All Hopped Up and Ready To Go
Music From the Streets of New York: 1927-77
by Tony Fletcher
This book is an interesting example of classic rock journalist trying to venture behind the artist portraiture that has long passed for criticism in the world of popular music. The writer in this case is Tony Fletcher. You may know him from such hard hitting rock artist biographies as: Moon: The Life and Death of a Rock Legend; The Clash: The Complete Guide to Their Music; Remarks: The Story of R.E.M. and Never Stop: The Echo and The Bunnymen Story.
Ho, ho, ho- that's quite an impressive resume. Past choices aside, All Hopped Up and Ready To Go is an interesting attempt to write a book incorporating influences other then "hero worship." Fletcher has attempted, in his own way, to write a social history in this book- a social history of musical sub-cultures in New York City between 1927 and 1977. And while it's possible to quibble with any part of that description and the reasons for choosing each of those variables, it's best to lay aside petty mindedness and just embrace what's there. In this case, 'what's there' is a well documented series of chapters on artists and New York based "scenes."
The first 50 pages of All Hopped Up is heavily weighted towards Jazz, and it will present a challenge to fans of the later New York sounds. Three of the first five chapters are about the influence of Latin American musicians on jazz in the pre- World War II period. Whoop-de-whoop.
For me, All Hopped Up hit its stride in the chapter on the Greenwich Village folk scene. It was refreshing to read such a matter of fact description of people and places, shorn of all the mythologizing bullshit or, alternatively, the failure to appreciate the complexity and achievements of the artists in this period. Most interesting to me is how uninterested these folk musicians were in 50s rock music and rhythm and blues. That is actually a weakness and taste which extends to the present day fans of folk music. I think it has something to do with white people and their lack of soul, personally- that's just an opinion. It's worth shelling out the five bucks All Hopped Up costs on Amazon.
Particularly if you are one of those people who has issues with "scenes" or "hipsters" or whatever- Fletcher's book is clear evidence of how important place is on groups of artists, professionals and audiences in the world of popular music.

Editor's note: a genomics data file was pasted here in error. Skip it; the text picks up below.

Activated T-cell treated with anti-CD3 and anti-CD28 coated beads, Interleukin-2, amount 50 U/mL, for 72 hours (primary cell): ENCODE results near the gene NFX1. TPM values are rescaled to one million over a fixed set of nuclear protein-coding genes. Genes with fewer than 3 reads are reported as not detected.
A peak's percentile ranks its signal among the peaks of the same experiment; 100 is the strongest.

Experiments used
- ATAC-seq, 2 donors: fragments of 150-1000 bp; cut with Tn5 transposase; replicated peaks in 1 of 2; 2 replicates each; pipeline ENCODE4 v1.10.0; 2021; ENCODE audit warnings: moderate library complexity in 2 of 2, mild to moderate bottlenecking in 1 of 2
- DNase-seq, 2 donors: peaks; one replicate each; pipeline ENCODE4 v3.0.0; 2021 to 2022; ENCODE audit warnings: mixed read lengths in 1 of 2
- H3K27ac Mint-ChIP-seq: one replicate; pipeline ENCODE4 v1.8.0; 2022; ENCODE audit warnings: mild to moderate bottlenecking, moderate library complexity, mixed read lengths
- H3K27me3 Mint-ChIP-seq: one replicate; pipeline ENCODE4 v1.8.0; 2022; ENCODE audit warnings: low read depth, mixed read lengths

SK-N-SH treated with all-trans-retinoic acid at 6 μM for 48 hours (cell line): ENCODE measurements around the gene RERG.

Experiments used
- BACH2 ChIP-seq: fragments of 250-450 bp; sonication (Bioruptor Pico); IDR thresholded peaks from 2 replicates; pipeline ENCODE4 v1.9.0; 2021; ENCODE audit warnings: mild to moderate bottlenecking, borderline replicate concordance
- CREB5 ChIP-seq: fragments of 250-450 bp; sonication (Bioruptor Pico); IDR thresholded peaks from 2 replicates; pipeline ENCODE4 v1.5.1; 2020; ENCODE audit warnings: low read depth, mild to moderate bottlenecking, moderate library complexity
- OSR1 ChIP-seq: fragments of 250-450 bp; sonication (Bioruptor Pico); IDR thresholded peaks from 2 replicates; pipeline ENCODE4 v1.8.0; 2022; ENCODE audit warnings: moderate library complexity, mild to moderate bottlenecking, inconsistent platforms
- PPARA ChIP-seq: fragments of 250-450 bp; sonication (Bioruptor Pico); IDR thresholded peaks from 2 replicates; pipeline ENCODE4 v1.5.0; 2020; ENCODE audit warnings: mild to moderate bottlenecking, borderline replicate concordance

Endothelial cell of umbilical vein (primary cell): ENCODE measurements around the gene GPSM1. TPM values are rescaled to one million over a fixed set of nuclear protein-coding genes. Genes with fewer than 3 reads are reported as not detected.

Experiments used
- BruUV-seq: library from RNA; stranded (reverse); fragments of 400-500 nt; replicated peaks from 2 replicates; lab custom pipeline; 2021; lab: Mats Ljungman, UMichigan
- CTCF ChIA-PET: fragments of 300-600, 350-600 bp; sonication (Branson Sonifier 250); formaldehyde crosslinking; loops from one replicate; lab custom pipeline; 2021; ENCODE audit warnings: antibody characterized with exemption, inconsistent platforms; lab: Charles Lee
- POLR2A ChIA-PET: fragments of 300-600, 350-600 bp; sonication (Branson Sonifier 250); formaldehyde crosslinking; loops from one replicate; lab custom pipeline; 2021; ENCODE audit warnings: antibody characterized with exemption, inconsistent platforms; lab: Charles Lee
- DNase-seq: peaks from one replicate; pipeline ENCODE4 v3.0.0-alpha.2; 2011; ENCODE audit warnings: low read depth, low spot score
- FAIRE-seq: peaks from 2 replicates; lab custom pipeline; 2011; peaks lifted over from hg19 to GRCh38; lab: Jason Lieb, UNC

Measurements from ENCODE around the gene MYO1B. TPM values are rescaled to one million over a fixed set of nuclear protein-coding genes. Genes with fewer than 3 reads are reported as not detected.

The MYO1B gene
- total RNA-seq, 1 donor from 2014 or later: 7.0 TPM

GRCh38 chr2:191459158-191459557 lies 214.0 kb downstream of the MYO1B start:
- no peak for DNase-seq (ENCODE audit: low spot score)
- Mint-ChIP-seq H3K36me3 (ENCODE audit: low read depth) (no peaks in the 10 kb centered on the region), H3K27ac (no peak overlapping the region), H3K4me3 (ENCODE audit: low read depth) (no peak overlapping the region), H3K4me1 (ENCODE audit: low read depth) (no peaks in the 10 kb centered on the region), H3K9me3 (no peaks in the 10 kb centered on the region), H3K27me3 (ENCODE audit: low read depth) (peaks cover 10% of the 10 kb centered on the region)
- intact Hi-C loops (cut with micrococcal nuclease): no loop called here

One of the most interesting aspects of All Hopped Up from my perspective is the way that the institutions of music industry relate to the successive scenes. Fletcher does not attempt to integrate the concurrent story of the music industry itself- business men in All Hopped Up appear as early audience members or as guys who show up with contracts to prove the worth of an artist.
The stand-out story in this entire book is the few pages on the signing of the Ramones by Seymour Stein to Sire Records. Stein is perhaps the patron sent of independent music in the United States. This is a guy who interned at King Records when they were putting out James Brown 45's. And he signed the Ramones to a record contract. It's funny to see how all of the cool bands of the CBGB's scene (Talking Heads, Blondie, Television, the Ramones) were ALL signed to what would be considered "major label" deals (Sire was technically an indie.) Fletcher says things like "The Ramones debut album failed to crack the top 100 album sales, stalling out at 101."
In fact, one of the stand out thoughts that I took away from All Hopped Up is how music industry institutions reacted differently to black and white musical sub cultures. Black artists: basically ignored or cultivated by a small group of true believers. White artists: feeding frenzy. In fact, I think one of the main principles of all the music industry institutions is that well connected white artists, such as those living in New York City in any decade, tend to do well because of the network of personal relationships that they are able to establish by a combination of physical presence and "hard work." This occurs again and again even though the artists in question may actively dislike "music industry institutions."
In fact, it is the very attention of the music industry itself which makes a specific artist a worthy subject to a writer. Fletcher seems almost unaware of this conundrum- and the question of interaction between artists and institutions is not even close to being a focus of this book. Based on his prior output, Fletcher appears to be a rock journalist who likes to tell cool stories about famous artists, and he's done that here.
Fletcher's chapters on the Brill Street songwriters, the girl groups of the early 1960s and everything Warhol through to the Ramones is pretty well worth your time to check out.
Dedicated to classics and hits.
Tuesday, August 31, 2010
Posted by catdirt at 10:30 AM
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